Daniel Radcliffe and Rainn Wilson star in “Weird: The Al Yankovic Story.”
(Photo from TIFF)

As one might expect, Yankovic’s iconic song catalog is part of the story. Radcliffe performs “My Bologna,” “Eat It,” “Like A Surgeon” and “Amish Paradise,” to name a few. Although the actor only had to lip-sync (the actual songs would be dubbed in later), Radcliffe still belted his heart out on set. “I got the best of both worlds. I got to sing on set and if I was a ‘Weird’ Al fan and I was going to go see a ‘Weird’ Al movie to hear all these songs, I would want to hear them sung by Al and not some guy,” Radcliffe says. “And then it’s also funny watching Al’s voice coming out of my head.”

Appel shot the fast-moving production over 18 days with cinematographer Ross Riege, blocking scenes on the go for efficiency. “Both Ross and I came up from the same generation of filmmakers — a background that’s a little bit run-and-gun where you’re shooting and editing everything yourself,” says the director. “We had to make a lot of choices in prep to make our days. Our approach was to be as economical as possible with what we were shooting.”

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A shining example of their work is a pool party scene where Yankovic is challenged by radio personality Wolfman Jack (Jack Black) to parody Queen’s “Another One Bites the Dust.” Among the crowd is a cultural who’s-who: Andy Warhol (Conan O’Brien), Divine (Nina West), Salvador Dalí (Emo Phillips), Pee-wee Herman (Jorma Taccone), Alice Cooper (Akiva Schaffer) and Queen bassist John Deacon (David Dastmalchian, who Radcliffe says steals the scene). The entire sequence that has ‘Weird’ Al coming up with “Another One Rides the Bus” on the spot was shot in an afternoon.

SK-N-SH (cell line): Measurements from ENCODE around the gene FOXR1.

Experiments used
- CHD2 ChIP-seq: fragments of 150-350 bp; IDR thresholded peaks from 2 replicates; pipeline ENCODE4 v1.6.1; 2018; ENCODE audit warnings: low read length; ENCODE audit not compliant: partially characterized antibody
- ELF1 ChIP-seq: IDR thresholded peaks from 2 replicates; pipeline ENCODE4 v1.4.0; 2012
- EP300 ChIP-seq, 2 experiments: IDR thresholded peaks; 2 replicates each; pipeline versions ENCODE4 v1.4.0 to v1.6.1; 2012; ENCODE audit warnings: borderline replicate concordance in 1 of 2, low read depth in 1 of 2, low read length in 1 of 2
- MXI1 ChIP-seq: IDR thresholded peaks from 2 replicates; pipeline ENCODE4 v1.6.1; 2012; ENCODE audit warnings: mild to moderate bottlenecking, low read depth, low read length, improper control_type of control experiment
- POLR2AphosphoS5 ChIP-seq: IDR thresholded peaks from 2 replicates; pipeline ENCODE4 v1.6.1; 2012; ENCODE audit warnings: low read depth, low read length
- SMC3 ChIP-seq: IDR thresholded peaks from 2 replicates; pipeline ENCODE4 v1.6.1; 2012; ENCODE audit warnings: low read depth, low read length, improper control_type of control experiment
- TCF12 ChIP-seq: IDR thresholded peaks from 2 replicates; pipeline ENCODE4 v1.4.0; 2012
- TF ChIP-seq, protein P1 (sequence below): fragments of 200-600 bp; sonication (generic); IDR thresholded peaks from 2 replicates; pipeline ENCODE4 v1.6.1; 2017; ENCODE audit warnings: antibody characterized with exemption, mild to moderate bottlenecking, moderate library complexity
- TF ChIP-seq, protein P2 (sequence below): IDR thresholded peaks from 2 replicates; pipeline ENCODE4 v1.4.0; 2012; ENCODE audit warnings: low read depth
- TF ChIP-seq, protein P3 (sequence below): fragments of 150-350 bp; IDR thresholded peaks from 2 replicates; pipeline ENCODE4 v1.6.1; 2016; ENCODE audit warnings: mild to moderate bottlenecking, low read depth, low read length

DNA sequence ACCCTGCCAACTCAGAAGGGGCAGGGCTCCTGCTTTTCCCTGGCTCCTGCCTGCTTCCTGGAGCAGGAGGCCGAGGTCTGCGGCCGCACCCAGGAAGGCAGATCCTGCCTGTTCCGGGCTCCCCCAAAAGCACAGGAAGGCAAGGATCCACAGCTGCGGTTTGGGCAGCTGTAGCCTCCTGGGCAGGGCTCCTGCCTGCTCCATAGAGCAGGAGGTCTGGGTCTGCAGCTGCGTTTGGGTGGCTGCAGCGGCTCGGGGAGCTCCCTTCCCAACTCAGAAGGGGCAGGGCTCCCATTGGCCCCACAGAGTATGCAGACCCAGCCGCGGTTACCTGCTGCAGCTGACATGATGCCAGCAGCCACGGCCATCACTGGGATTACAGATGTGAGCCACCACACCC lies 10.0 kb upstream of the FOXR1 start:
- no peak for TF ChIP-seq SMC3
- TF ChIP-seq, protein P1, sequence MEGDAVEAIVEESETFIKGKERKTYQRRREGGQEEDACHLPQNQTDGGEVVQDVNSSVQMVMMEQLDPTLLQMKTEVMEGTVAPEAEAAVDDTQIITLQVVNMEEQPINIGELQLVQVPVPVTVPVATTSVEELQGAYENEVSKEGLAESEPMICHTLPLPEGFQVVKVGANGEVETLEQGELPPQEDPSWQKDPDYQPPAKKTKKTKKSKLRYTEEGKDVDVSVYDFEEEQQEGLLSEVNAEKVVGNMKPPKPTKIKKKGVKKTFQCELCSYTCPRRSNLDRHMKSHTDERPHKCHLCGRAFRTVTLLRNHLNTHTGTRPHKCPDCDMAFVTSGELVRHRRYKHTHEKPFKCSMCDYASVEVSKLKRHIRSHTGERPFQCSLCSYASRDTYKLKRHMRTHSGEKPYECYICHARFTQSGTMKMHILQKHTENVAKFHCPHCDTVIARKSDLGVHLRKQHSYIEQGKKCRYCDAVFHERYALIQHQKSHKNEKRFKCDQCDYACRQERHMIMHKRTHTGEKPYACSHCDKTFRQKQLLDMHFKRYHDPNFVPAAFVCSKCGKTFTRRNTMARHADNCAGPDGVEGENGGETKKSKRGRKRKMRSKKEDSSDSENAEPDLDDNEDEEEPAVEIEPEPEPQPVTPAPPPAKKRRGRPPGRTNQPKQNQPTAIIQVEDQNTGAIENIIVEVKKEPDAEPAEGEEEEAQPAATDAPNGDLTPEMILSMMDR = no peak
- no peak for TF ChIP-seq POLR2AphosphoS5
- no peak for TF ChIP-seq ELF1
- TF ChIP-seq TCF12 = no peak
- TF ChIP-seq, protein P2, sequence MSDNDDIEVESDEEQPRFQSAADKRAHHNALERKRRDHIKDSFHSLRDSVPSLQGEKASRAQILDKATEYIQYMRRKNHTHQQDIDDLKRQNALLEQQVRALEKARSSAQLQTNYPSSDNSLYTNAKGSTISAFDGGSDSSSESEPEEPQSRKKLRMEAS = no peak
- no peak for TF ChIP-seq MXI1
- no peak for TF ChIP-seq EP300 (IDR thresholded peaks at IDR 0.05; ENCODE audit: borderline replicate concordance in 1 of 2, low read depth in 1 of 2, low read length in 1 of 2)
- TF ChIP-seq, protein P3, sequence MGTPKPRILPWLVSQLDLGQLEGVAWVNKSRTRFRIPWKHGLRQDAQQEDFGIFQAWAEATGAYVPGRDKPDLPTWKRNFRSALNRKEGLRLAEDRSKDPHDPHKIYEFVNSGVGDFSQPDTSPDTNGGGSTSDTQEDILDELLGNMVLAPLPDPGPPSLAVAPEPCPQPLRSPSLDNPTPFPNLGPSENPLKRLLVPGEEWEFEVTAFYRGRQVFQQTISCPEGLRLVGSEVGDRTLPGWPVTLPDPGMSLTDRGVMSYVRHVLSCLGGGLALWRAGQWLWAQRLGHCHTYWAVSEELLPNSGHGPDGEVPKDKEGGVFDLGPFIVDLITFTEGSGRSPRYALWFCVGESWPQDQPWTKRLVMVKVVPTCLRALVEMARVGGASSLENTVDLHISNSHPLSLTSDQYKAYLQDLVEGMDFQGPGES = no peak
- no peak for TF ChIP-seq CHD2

The urgency of the schedule was something Radcliffe felt comfortable in. “If there had been more time, I would have been nervous performing these songs,” says the actor. Even with the steady pace, Appel planned rehearsals prior to production. “We did get about a week of prep time with Daniel before shooting,” notes Appel. “But I think what captures the live energy of the performances is that we could only do them a couple of times, so it was almost like we were doing them live.” Radcliffe adds, “It saves so much time on set, we couldn’t have done it without [some rehearsal]. The music performances, the fight sequences, all that stuff we got to rehearse.”

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For Radcliffe, building chemistry with Evan Rachel Wood for their ‘Weird’ Al and Madonna characters was easy to do. “We have a lot in common starting out young. It gives you common ground and we just got along really well. The first scene we were doing was the crazy make-out stuff, which was honestly less awkward than other make-out scenes because the main object was not to make-out but to see if we could knock a painting off the wall. Evan is such an incredible actor and we both enjoyed the insanity of a shoot this quick. We both like that pressure.”